I was in the test, but I couldn't play it, since it's not supported on Win 8.1 I'm not going to upgrade my system (and potentially my hardware) just for New World, so we'll see if they make it any more backward compatible in future test.
If not, I'll be waiting a while. I did notice that the game didn't seem to have a lot of new concepts, just old ones bolted together.
This was one of my suggestions for a next-gen open world MMO, and I think it largely applies to Fractured too:
Been thinking about this more, and here’s a more in-depth example of what a next-gen MMO could do:
Dynamic Wildlife Biomes
In my experience, MMOs usually have static mob spawners that do little more than replace mobs at static intervals.
Instead, what if wildlife were dynamic, changing in the world and changing the world? Here’s one possible implementation:
- Boar mobs are configured to seek out forest biomes
- A core boar spawner is placed in a forest biome, adding X boars over Y interval
- If the active boar population in the area reaches Z, then level up the spawner
The leveled spawner can now do several new things:
- Send squads of boars to investigate nearby territory for expansion
- Spawn higher-level boars, tougher, of course, and with better possible ingredients if killed
- Spawn a Boar dungeon in the heart of the forest, with (naturally) a nasty boar boss. If players complete this dungeon too many times, the spawner is considered subdued, and loses a level, ultimately reverting back to core and despawning the dungeon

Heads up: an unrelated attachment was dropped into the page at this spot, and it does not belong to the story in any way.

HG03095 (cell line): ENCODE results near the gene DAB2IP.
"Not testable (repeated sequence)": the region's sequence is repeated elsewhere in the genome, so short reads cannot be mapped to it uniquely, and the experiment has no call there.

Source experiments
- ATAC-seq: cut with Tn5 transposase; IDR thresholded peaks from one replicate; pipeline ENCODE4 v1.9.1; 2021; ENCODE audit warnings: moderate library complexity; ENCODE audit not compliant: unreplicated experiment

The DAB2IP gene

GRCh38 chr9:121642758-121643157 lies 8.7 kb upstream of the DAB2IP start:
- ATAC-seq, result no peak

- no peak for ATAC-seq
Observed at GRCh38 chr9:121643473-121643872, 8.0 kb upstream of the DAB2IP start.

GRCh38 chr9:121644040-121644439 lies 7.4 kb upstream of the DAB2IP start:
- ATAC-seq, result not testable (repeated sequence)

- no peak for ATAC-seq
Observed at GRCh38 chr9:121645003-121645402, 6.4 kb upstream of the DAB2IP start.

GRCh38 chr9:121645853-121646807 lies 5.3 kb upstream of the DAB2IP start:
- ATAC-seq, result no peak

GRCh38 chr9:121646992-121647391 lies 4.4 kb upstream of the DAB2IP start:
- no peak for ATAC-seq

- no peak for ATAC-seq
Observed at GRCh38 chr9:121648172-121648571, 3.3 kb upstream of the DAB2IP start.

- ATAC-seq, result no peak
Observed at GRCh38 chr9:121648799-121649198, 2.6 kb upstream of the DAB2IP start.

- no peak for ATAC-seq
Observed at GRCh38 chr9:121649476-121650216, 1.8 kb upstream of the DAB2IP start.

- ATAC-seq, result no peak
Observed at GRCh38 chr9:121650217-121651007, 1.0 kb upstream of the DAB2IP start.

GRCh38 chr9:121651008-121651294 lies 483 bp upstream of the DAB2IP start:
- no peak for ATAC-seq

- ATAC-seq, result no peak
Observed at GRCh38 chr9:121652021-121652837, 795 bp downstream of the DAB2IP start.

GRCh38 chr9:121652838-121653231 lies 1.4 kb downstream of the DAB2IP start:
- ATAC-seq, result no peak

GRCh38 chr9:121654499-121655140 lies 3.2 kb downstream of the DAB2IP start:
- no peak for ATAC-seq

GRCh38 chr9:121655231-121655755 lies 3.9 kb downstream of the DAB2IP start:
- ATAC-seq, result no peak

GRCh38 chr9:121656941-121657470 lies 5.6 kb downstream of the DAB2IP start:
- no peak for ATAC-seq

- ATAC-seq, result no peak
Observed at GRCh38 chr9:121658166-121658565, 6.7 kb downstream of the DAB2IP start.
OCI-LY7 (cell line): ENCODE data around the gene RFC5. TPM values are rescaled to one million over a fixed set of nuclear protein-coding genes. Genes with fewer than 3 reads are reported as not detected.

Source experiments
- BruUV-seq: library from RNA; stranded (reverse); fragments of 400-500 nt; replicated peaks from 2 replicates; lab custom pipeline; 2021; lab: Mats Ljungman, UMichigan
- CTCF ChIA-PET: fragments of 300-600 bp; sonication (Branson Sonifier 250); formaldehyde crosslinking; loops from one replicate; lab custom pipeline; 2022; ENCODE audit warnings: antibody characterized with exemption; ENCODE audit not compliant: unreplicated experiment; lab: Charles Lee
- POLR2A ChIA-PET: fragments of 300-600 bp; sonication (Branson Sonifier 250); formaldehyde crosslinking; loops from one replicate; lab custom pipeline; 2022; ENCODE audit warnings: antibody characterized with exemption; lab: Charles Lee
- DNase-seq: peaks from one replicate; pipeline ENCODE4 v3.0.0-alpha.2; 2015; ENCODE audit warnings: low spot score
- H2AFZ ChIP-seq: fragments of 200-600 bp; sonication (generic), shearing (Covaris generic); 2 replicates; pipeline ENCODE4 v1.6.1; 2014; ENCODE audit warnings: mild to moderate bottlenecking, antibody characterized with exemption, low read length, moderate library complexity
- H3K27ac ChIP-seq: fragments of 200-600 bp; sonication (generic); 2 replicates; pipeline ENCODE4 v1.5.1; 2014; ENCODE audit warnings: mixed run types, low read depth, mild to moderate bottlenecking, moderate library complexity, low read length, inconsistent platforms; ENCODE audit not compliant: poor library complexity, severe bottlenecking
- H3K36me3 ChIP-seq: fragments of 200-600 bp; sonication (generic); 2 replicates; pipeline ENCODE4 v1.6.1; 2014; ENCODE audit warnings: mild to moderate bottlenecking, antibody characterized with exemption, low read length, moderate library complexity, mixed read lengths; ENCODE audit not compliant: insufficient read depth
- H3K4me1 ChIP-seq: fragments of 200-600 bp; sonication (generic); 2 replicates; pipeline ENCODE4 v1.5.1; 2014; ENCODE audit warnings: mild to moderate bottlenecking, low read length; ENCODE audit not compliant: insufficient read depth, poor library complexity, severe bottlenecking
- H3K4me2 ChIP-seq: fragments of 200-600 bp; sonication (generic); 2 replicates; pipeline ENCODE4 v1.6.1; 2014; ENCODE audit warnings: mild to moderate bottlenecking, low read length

The boars will thus seek to expand their territory within specific biomes (and not human-recognized territories, of course), going to war with the current wildlife in those biomes if needed. If successful, the boars will place an auxiliary boar spawner in the conquered biome, that works in all ways like the core spawner, except it can be destroyed.
At the same time, any predator that considers boars to be prey will find the increased population of boars a tasty, tasty treat! They may attempt to move in to the forest biome, and thus place an auxiliary spawner of their own kind within the boar biome (since the boars themselves are a biome to the predator).
Note how this makes “kill X mob” missions more interesting. A faction may not want boars to increase in its area, and thus will post meaningful “kill X mob” quests to control the boar population.
Or, a faction may want to prevent an enemy faction from reaping the benefits of higher-level boar ingredients, and thus post PvP boar-poaching missions, or PvP missions to complete a boar dungeon in enemy territory.
Note also how this makes world dungeons more interesting. Their appearance is dependent on more subtle world conditions, defeating them can have subtle world effects, and leaving them alone can also have subtle world effects.
Finally, the Corruption mechanic could tie right into this dynamic wildlife, by (what else) corrupting it. Corruption could send its tendrils into that boar dungeon, and it might start spawning corrupted boars in the area: tougher and more aggressive, desiring to spread Corruption as far as possible.
Furthermore, a corrupted dungeon within X distance of a faction town could have innate negative effects on the town, thus spawning more meaningful faction missions.
Again, I think the above framework transcends PvE or PvP, and provides a means to make both more meaningful.